Rachel Howard: I think what struck me about Metinides’ work is the respect and distance he has on his subject matter. It’s poetic and tragic. I think he’s a very special kind of photographer. I know he doesn’t see himself as an artist, so perhaps he’s not as selï¬sh or concerned with his ego.
Most of the work in the show depicts women trussed up in ropes and such. I can’t be sure if they actually refer to suicide because the ï¬gures aren’t dangling from a noose in air, they’re kneeling on the ï¬‚oor etc. It seems like they could also refer to autoerotic type stuff… Like something from a fucked up sex party gone wrong.
These are all suicides except ‘Hooked (Party With Tina)’ and maybe ‘Liar’s Chair’ which is more about the dark side of addiction. ‘Tina’ is a euphemism for crystal meth. ‘Cassandra,’ ‘Happy Birthday’, ‘Eva’, and ‘Ekstasis’ are not sexual paintings they are about loss, alienation, displacement and pain. I like the newness of the surfaces: shiny and fresh. Almost like the surface of a photograph. You can see at the edge of the canvases all the under layers of paint: bright pinks, purples, and blues – colors that never made it to the surface of the ï¬nished painting. The bright, acidic colours work against the disturbing subject matter. The dangling panties in ‘Pawn Dolly’ are very sad and undigniï¬ed.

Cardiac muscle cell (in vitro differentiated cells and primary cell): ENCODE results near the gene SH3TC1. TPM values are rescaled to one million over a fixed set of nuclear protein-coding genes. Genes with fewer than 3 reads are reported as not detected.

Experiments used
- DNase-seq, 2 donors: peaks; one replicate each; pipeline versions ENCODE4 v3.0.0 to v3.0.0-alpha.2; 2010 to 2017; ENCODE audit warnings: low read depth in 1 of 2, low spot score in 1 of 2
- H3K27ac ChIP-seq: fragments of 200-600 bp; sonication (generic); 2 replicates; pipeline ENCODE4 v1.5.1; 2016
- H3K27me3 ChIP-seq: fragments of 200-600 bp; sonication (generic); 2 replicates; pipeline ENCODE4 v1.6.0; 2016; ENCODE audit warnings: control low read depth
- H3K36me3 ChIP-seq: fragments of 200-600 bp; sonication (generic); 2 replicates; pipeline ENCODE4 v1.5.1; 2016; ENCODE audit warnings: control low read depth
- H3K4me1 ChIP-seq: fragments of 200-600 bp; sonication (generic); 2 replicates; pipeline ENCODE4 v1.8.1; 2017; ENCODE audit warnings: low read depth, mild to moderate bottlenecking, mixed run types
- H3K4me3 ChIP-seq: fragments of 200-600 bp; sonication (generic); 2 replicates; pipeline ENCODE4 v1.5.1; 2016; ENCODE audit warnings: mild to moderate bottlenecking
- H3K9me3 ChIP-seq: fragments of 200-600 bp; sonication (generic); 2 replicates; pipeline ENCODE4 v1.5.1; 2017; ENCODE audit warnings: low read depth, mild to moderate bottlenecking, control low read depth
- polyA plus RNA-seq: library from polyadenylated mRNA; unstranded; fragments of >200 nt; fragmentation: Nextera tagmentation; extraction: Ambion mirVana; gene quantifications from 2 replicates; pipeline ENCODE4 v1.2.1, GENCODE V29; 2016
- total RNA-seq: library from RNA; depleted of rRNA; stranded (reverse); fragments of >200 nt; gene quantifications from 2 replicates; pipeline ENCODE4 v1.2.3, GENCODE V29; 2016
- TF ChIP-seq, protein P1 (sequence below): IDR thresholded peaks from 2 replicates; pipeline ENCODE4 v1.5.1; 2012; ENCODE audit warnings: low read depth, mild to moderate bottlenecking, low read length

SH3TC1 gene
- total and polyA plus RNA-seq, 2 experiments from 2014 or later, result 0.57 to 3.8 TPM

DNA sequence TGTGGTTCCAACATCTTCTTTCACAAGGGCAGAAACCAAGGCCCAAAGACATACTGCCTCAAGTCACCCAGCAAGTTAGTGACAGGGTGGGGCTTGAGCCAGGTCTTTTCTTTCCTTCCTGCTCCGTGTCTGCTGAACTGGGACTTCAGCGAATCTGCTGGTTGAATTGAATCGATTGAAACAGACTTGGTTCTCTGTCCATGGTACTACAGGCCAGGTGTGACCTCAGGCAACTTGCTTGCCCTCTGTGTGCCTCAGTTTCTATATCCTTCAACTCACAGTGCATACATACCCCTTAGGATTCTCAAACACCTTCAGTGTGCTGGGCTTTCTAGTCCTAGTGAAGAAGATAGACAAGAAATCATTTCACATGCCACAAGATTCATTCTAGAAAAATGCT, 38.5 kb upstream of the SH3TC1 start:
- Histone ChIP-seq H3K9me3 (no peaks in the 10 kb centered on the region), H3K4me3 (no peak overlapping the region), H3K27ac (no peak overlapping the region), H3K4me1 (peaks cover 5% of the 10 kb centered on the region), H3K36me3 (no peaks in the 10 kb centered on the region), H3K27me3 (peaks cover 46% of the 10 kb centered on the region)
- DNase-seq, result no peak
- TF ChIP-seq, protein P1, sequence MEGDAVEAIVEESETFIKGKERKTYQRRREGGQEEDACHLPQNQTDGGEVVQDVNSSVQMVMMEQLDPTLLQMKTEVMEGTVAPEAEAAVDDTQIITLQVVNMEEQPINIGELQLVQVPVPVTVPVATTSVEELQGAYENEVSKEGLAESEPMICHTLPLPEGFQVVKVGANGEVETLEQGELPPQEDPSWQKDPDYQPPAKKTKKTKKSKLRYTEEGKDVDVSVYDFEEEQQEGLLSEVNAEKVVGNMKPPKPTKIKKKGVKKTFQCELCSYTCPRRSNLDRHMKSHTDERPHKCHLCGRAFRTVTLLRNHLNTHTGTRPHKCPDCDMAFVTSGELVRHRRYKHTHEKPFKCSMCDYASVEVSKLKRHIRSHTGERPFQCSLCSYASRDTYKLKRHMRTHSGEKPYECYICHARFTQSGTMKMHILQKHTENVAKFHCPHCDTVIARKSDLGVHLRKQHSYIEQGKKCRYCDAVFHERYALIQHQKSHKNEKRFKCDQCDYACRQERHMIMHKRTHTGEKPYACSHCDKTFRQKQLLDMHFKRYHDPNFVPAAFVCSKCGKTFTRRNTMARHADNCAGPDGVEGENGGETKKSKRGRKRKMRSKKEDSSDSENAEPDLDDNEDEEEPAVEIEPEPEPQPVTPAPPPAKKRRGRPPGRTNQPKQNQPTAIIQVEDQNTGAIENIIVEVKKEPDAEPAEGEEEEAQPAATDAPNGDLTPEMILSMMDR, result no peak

‘Liar’s Chair’, ‘Pawn Dolly’ and ‘Hooked (Party With Tina)’ are about another presence, a second or third party including or excluding the viewer. You may be complicit. To me the most disturbing painting and original image is ‘Pawn Dolly’. Why would a woman commit suicide with her knickers half down? Then I realised she didn’t do this, the photographer did or someone on the scene – a violation after death. This is a horror on many levels and a painting about ethics and pathos but also throws up where I stand in all this. Am I overstepping boundaries? How would I feel if that was my daughter/sister/mother/friend?
It seems like a lot of the drawings downstairs were preliminary studies for the paintings: ‘Liars Chair’, ‘Hooked (Party With Tina)’ and ‘Eva’, among others.
All the drawings are preliminaries for works that will exist or will never exist. Quite often a drawing is enough. All the paintings come from the drawings shifting the image further away from the original. I love the act of drawing with a brush and Indian ink on paper, the density of the ink and how the paper sucks it in. I feel uninhibited drawing, if it goes pear-shaped it goes in the bin.
Did you work from live models? The drawings seem to depict the same woman more than once.